HAMTRAMCK— After only two months in operation, Esthi Queen Healing Spa, one of the city’s few Black-owned businesses, is facing a threat from the city to shut down after being denied a special land use zoning request in a decision the owner, Tiara Boyd, strongly believed was racially motivated.
“I’m hurt about this,” Boyd said. “I’m disgusted about this. I don’t even want to say that I’m not here to harm anyone or safety because even if it wasn’t me, any spa isn’t here to harm anyone.”
On the evening of July 14, the seven members of the Zoning Board of Appeals (ZBA) publicly convened over Zoom to decide on Boyd’s application for a “use variance” request to legally operate the already opened salon. Public comments and a polarizing debate between ZBA members prompted questions of race as a deciding factor by those opposed to the zoning clearance.
After the meeting, Boyd took to social media to share her story, expressing shock and outrage, saying, “I am the ONLY Black spa in this city. All of the Arab men of the ZBA board voted AGAINST my business.”
Hundreds of people shared Boyd’s Instagram post and offered support for the business and indignation at the board and the alleged racism.
Several residents of Florian Street and nearby blocks expressed concern that the spa’s location has caused public safety issues related to traffic, street parking availability and unease at the “type” of clientele the business attracts.
An esthetician, Boyd has been running her spa since 2018, previously leasing a suite in Southfield before moving to Hamtramck in March. She had her grand opening in May. The spa has since gained attention in local feature articles by Model D Media and the Michigan Chronicle. EQ Spa also collaborated with women’s apparel store, Tory Burch, at Somerset Mall in Troy.
The spa’s location is situated within an area zoned as a residential (R) district, which allows for a limited list of commercial and mixed uses to be requested from the ZBA. According to Section V -1.03 of the city’s zoning ordinance, the list of the special land use request includes a brewery, grocery store, bar and medical and dental clinic.
A spa/salon is not included as an explicitly permissible use within this residential district and therefore requires a variance hearing from the zoning board. The property is a mixed use building, with a residence dwelling for rent above the spa. EQ Healing Spa is located on the intersection of Florian St. and Brombach St., next door to Florian Dental Clinic and is also near Oakland International Academy, St. Florian Church and a liquor store.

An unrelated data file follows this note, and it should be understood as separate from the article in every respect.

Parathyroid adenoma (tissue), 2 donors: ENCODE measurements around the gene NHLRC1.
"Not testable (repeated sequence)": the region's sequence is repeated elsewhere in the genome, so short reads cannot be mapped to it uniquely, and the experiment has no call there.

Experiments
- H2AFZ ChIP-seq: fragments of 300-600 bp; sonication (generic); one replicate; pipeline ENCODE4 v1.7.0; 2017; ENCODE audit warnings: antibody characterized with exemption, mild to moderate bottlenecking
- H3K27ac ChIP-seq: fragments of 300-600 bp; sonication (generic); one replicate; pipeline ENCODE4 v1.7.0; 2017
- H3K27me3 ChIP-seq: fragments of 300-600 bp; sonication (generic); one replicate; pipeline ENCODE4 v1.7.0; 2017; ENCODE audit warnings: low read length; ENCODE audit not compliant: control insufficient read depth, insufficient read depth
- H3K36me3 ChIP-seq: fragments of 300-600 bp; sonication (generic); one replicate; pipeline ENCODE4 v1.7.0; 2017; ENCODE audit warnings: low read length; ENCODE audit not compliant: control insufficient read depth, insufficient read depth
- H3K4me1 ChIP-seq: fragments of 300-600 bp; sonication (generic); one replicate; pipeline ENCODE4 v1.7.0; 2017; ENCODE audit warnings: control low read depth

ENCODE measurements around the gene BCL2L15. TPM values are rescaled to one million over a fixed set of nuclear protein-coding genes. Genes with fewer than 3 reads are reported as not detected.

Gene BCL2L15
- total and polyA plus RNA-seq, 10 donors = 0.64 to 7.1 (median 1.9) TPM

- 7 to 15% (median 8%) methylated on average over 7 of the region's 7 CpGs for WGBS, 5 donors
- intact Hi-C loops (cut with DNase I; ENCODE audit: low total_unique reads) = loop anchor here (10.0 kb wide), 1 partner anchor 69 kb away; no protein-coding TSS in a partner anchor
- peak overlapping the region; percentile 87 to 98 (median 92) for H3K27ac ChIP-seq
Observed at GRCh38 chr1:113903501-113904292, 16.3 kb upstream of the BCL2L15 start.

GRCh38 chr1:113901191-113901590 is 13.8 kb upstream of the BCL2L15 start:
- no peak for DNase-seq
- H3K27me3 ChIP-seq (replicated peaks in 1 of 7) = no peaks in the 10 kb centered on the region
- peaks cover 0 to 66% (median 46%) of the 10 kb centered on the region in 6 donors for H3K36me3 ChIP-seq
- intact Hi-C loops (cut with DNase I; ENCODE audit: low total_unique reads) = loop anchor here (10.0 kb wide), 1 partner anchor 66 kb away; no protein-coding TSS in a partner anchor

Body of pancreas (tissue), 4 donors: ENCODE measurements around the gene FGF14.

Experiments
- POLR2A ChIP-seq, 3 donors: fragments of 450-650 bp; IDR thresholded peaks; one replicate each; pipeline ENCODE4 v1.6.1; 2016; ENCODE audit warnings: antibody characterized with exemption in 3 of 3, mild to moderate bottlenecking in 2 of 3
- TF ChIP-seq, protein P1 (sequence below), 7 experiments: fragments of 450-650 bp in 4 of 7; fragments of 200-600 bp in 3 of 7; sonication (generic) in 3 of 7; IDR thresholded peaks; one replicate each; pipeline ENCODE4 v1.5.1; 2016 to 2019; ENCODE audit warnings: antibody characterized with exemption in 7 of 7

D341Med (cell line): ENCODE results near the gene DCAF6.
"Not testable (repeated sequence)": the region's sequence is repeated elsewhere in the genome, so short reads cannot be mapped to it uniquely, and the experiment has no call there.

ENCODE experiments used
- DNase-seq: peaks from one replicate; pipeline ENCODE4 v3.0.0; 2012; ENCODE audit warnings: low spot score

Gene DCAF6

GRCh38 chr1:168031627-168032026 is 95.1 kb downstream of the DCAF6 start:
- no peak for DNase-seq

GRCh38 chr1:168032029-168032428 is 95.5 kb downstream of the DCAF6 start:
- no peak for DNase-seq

Public comments were heard ahead of the ZBA members discussing the matter. Several residents of Florian Street and nearby blocks expressed concern that the spa’s location has caused public safety issues related to traffic, street parking availability and unease at the “type” of clientele the business attracts.
Since the public comments I couldn’t help but feel like there was this undercurrent of coded language about the business that is being discussed. And when I say coded language, I’m going to say that was bluntly racist undertones against the business — Eric Anderson, ZBA member
Boyd addressed the community concerns, clarifying the types of services the spa provides, including facials, manicures and mediation. Regarding parking and traffic, Boyd offered that the spa is only open from 10 a.m.- 5 p.m. and clients are served by appointment only with typically one to four clients at a time, a client base of women 16 and older.
She said the spa hosts community-centered events and sponsors local kids to summer camp every year. She also said she’d planned to move into the city to better be part of the community and better invest in the community and understand its dynamics.
Further, Boyd pointed out that the spa shares a spacious parking lot in the back of the building with the dental office, where clients can park.
The city’s economic development associate, Grace Stamper, was also present at the meeting and expressed support for the spa’s request in a July 6 memo addressing the variance criterion.
“Other commercial uses are allowed to operate in the residential district, especially in buildings that are designed for commercial use such as this one,” Stamper said. “A variance would allow the applicant to enjoy the right to operate a business in the commercial zone, particularly as it is not a controversial use but rather one which would benefit the neighborhood’s residents.”
A heated debate by the board occurred, namely between ZBA members Nasr Hussein and Eric Anderson. Hussein raised questions in opposition to the spa’s eligibility to meet the special land use criterion, particularly what he felt was Boyd’s inability to produce evidence of “hardship”, as delineated in the ordinance, should the zoning clearance be denied.
During the vote, Anderson said he firmly supported the spa and challenged those opposed, saying, “I am struggling to decide to whether or not I should even say this because it’s kind of a sad feeling if it’s true, but since the public comments, I couldn’t help but feel like there was this undercurrent of coded language about the business that is being discussed. And when I say coded language, I’m going to say that was bluntly racist undertones against the business.